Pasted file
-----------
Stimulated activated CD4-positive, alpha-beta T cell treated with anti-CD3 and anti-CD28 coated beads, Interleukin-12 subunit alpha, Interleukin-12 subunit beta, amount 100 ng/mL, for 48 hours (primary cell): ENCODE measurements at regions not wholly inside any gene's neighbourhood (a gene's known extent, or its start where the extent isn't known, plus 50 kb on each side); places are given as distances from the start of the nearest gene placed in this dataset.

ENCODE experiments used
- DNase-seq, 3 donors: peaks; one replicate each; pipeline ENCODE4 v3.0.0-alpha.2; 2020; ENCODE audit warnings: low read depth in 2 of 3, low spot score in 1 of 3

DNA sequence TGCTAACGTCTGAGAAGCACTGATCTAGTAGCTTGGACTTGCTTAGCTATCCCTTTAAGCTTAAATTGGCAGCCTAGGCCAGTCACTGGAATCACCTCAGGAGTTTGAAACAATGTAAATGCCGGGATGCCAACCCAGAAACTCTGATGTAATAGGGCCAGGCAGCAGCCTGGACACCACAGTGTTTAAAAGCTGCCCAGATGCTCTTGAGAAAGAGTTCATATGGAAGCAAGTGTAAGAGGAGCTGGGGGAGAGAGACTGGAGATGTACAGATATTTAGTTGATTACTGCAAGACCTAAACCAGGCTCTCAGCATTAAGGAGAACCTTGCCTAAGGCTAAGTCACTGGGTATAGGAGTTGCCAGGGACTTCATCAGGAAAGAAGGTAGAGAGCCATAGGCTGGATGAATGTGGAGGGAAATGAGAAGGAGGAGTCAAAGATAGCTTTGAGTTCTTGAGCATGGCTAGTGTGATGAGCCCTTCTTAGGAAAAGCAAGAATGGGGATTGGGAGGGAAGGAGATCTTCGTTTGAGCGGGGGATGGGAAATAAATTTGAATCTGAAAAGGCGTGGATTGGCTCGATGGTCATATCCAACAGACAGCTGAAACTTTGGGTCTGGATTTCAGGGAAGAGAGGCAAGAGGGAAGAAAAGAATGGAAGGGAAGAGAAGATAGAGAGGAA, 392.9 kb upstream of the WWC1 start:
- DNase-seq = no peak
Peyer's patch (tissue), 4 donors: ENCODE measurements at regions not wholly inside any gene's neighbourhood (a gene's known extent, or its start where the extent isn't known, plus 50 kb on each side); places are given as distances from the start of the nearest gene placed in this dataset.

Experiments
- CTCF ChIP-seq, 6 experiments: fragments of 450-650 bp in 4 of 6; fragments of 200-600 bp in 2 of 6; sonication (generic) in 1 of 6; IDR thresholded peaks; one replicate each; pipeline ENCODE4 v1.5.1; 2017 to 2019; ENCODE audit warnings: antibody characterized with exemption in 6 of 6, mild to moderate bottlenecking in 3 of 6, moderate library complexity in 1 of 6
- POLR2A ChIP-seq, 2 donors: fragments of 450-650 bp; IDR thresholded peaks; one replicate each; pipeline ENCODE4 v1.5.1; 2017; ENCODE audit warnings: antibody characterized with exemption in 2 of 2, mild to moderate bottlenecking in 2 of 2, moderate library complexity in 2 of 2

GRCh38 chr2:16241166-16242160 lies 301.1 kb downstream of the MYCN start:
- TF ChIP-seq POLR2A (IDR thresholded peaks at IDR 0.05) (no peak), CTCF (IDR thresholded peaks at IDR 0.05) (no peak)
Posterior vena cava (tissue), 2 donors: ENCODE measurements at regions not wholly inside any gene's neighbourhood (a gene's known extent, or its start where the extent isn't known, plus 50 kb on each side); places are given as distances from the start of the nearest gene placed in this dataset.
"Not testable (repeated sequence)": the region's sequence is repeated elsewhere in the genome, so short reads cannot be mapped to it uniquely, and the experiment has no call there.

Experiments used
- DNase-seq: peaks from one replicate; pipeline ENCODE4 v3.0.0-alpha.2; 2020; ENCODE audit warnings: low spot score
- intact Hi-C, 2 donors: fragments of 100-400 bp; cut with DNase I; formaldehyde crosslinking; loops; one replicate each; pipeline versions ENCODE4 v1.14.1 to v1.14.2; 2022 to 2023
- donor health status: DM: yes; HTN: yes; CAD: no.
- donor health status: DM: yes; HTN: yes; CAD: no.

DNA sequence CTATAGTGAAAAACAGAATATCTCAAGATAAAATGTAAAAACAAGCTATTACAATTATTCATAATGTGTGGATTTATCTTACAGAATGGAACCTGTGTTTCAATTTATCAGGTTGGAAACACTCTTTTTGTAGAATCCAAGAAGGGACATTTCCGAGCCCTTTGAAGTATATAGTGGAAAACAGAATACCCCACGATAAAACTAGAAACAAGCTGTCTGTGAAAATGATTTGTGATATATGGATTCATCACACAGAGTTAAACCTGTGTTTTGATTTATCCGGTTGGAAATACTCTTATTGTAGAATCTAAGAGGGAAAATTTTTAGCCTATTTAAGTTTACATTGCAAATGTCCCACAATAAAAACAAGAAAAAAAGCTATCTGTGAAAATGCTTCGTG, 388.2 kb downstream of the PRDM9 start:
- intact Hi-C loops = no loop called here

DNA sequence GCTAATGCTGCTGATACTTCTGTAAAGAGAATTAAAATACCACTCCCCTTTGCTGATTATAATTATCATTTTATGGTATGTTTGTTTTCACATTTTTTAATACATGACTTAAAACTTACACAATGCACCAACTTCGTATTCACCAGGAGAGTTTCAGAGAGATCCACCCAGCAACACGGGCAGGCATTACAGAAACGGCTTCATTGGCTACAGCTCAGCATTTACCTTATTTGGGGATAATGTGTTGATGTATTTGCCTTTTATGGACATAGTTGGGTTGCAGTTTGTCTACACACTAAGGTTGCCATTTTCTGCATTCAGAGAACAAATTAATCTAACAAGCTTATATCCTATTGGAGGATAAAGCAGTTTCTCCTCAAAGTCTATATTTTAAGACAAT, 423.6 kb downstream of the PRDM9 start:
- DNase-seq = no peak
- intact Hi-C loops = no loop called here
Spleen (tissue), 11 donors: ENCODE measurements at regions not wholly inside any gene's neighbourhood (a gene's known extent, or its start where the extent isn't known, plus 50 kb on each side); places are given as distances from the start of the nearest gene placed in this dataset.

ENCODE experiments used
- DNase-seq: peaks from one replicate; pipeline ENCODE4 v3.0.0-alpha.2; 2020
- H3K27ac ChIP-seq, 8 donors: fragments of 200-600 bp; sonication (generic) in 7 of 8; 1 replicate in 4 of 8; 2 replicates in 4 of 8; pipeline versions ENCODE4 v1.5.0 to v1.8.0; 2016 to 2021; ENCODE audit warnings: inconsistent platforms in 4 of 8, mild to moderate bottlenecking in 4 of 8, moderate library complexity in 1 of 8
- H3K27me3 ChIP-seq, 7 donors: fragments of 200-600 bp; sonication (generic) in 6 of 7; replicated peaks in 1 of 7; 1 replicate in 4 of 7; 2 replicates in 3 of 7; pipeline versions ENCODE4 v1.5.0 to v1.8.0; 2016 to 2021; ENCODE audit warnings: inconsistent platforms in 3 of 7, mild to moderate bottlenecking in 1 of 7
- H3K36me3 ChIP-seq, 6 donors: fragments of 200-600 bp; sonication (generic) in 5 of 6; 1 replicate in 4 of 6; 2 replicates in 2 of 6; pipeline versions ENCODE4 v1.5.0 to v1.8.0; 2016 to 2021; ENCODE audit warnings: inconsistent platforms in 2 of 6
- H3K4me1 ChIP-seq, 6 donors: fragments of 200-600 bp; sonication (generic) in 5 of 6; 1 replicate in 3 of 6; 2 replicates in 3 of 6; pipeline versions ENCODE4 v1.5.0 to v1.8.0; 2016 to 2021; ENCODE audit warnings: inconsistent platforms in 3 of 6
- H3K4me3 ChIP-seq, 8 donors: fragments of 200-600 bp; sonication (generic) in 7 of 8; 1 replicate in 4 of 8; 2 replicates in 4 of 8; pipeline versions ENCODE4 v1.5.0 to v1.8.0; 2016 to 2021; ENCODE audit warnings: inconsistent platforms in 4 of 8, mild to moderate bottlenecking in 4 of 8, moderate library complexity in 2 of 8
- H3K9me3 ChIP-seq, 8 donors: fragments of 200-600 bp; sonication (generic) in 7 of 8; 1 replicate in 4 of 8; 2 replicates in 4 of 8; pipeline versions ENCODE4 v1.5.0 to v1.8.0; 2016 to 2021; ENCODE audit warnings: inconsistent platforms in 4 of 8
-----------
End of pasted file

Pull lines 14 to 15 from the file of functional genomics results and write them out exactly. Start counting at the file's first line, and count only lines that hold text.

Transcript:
Experiments used
- DNase-seq: peaks from one replicate; pipeline ENCODE4 v3.0.0-alpha.2; 2020; ENCODE audit warnings: low spot score